Archive for Friday, March 9, 2012

House supports concealed carry in public buildings, but allows universities to opt out

March 9, 2012


— The Kansas House on Friday advanced legislation that would allow concealed carry license holders to bring their guns into public buildings, but amendments were approved that would give state universities, hospitals and nursing homes the ability to ban the weapons.

State Rep. Valdenia Winn, D-Kansas City, Kan., said she didn't want to stand before a college classroom in which some of her students, who may be upset with a grade or assignment, could be armed.

"I want to teach history. I don't want to be history," Winn said.

The amendment allowing colleges to opt out seemed in trouble until enough legislators requested a roll call vote. Then it passed 93-23.

Under House Bill 2353, people who have a concealed carry permit would be allowed to bring a gun into a state or city facility unless the building had adequate security measures, such as electronic screening equipment and guards, to ensure that no weapons could be brought in. Because of the additional security costs this would entail, many public buildings will have to allow concealed carry if the measure is enacted into law.

State Rep. Forrest Knox, R-Altoona, said the current ban on guns in public buildings, marked by a sign, was an invitation to criminals. "Criminals pay attention because they know there won't be any law-abiding citizens carrying guns in those buildings that are posted," Knox said.

But representatives of colleges, cities, hospitals, counties and other groups lobbied hard against the bill. Andy Tompkins, president and chief executive officer of the Kansas Board of Regents, said allowing weapons on campuses would increase the risk of violence and complicate the job of police.

Knox brought the amendment concerning post-secondary schools, although he opposed it.

"Statistically, if there is concealed carry allowed on campus, crimes goes down," he said. But Winn said there was no study that showed a link between concealed carry and lower crime rates.

Under the amendment, the governing body of a post-secondary institution can decide if it wants to be exempt from the proposed law. The exemption would last four years and then have to be reconsidered.

Another amendment exempted hospitals, such as Kansas University Hospital. Several legislators said hospitals are high-stress environments where allowing concealed weapons would distract from quality patient care.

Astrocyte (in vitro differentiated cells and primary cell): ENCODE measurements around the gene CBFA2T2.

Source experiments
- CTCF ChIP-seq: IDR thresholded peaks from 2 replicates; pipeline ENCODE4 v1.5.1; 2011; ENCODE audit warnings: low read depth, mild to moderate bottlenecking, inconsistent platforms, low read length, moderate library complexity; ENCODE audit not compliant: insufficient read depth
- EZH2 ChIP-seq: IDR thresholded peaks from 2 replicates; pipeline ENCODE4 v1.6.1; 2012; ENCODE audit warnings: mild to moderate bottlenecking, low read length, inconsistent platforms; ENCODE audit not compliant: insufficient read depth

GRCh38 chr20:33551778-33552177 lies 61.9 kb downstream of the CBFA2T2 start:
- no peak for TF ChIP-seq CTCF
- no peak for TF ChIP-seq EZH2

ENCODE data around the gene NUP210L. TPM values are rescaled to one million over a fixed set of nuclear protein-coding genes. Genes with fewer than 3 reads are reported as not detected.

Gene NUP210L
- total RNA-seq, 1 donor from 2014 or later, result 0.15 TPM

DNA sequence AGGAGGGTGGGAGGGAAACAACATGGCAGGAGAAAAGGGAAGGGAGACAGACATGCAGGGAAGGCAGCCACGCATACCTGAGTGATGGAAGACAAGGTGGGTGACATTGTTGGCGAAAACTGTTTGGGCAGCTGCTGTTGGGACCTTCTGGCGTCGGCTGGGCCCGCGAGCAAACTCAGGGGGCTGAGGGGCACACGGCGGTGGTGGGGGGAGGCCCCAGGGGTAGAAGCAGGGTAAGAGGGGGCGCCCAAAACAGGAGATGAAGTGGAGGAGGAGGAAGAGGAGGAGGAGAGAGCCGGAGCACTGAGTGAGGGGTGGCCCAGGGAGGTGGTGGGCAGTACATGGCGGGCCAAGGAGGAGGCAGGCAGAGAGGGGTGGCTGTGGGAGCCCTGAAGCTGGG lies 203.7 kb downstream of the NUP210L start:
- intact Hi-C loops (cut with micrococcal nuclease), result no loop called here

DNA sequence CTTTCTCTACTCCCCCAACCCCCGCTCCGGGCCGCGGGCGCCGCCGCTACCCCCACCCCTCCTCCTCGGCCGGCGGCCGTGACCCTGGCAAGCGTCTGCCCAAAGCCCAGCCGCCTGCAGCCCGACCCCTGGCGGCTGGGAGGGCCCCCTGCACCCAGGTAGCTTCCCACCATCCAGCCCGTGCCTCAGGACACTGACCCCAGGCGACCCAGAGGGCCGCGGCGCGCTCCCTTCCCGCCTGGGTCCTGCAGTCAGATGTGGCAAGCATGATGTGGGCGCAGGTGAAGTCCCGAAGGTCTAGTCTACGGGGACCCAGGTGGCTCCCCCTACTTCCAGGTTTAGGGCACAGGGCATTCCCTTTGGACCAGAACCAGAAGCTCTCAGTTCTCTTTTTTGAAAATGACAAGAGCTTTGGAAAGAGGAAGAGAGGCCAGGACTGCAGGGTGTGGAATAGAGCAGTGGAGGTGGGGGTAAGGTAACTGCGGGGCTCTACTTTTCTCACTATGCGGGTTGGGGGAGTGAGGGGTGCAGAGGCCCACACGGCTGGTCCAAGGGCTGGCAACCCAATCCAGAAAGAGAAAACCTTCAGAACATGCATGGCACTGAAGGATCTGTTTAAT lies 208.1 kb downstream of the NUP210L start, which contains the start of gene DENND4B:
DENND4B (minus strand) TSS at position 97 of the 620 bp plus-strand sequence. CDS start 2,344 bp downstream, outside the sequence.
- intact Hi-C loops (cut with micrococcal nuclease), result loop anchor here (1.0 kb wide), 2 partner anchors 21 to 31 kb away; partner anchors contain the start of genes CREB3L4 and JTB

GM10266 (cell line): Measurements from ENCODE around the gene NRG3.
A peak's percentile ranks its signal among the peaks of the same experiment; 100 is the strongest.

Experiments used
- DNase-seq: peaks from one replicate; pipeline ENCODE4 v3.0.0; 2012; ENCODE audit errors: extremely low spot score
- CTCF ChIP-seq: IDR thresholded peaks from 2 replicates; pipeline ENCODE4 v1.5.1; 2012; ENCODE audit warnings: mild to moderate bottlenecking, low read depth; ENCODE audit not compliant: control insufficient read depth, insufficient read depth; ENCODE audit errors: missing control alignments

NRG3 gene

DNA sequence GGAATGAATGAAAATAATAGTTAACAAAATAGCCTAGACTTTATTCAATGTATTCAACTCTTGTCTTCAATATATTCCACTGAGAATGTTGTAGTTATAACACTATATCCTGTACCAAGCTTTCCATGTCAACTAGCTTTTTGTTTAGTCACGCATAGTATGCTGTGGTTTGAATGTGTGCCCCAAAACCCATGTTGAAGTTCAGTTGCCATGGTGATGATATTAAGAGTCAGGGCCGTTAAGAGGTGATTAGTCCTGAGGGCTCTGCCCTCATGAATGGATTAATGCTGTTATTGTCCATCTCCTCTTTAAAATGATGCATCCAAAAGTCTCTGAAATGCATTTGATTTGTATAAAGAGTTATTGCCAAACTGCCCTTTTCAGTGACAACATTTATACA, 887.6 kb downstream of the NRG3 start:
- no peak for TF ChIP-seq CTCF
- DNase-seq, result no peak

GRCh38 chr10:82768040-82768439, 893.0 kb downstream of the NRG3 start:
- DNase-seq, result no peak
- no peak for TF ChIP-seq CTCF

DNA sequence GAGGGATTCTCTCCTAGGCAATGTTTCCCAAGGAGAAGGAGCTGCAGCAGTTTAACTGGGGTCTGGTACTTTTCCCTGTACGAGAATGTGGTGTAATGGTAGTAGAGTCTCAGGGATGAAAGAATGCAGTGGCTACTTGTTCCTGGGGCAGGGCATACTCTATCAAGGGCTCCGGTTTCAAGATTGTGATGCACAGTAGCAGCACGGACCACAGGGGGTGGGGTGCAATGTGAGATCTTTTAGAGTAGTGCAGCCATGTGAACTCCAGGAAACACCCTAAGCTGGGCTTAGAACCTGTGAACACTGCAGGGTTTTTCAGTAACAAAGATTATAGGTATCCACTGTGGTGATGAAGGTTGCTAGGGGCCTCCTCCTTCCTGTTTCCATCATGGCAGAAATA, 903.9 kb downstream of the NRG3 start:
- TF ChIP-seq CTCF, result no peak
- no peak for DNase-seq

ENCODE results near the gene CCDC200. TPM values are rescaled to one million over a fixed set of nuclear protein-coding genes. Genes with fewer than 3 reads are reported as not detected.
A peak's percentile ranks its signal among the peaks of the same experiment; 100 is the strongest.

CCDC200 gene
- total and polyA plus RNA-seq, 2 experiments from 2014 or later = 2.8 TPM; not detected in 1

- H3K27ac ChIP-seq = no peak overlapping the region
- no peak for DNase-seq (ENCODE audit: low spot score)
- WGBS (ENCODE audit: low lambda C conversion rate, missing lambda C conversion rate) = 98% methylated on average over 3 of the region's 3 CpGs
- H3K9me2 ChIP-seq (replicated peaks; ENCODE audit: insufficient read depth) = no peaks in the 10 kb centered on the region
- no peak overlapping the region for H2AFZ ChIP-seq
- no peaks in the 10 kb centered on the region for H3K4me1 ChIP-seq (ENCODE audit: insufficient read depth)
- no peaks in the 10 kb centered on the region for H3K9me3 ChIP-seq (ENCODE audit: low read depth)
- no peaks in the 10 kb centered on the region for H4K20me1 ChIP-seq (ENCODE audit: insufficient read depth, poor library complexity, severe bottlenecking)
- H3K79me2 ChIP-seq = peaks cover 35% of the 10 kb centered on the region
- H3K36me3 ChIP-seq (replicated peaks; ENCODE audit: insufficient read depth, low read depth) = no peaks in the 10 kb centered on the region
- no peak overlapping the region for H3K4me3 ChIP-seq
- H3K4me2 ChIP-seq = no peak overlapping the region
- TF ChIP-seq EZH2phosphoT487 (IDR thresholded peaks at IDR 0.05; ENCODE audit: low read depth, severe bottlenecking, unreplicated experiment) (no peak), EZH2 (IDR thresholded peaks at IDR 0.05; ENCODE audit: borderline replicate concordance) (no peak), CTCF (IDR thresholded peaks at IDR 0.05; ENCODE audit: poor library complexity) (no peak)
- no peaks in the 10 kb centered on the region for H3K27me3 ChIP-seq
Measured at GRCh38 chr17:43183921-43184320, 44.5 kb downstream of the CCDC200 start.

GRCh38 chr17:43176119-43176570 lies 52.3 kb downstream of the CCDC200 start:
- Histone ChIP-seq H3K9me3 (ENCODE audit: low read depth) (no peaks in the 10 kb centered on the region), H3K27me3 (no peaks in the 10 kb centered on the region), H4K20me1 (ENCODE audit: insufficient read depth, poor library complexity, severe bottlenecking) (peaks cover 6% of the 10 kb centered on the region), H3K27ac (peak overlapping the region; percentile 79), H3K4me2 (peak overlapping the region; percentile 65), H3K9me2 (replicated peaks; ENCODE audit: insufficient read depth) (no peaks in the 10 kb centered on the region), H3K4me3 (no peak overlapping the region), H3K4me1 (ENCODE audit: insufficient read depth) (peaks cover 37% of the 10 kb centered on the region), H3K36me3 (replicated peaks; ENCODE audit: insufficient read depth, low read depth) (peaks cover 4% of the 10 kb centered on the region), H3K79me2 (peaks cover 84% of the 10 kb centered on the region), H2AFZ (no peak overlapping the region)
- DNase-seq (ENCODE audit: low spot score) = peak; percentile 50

State Rep. Ann Mah, D-Topeka, said that while she supported concealed carry, she opposed the state telling local governments what to do.

Mah offered an amendment to require the state pay local governments if they decided to put in the extra security needed to keep concealed carry weapons out of their buildings. "If we think we need to be a nanny Legislature, then we need to get our checkbooks out and pay for it," she said. But her proposal was defeated.

The House advanced the legislation on a voice vote. A final vote on the issue is expected Monday. If approved, it will go to the Senate for consideration.


Flap Doodle 6 years, 2 months ago

Valdenia, there are people who have not gone through the procedure to obtain a concealed carry permit who walk around every day with firearms. Banning permit holders from entering a building doesn't protect you from the criminals who are carrying illegally.

RomelioBobalinski 6 years, 2 months ago

I agree, we who have the Good Guy Card are not the criminals, it's those cowards who use the places where guns are banned who we need to stop. Maybe this will give them pause because one of us just might be around.

Those cowards use our schools and other places to do their evil. I agree with making them think twice and maybe re-think what they were about to do.

Phillbert 6 years, 2 months ago

In Kansas in 2010 alone, 39 "Good Guy Card" holders got those cards revoked because they committed a crime, including 7 who committed aggravated assault with a firearm. And Rep. Knox himself said that 8 law enforcement officers have been killed by concealed weapons permit holders.

I know it's hard to believe, but crimes can be committed by permit holders, too.

Phillbert 6 years, 2 months ago


"In 2010, the state suspended 39 concealed-carry licenses for criminal offenses, including seven for aggravated assault with a firearm, and five for carrying a firearm under the influence of alcohol."

Jeremiah Jefferson 6 years, 2 months ago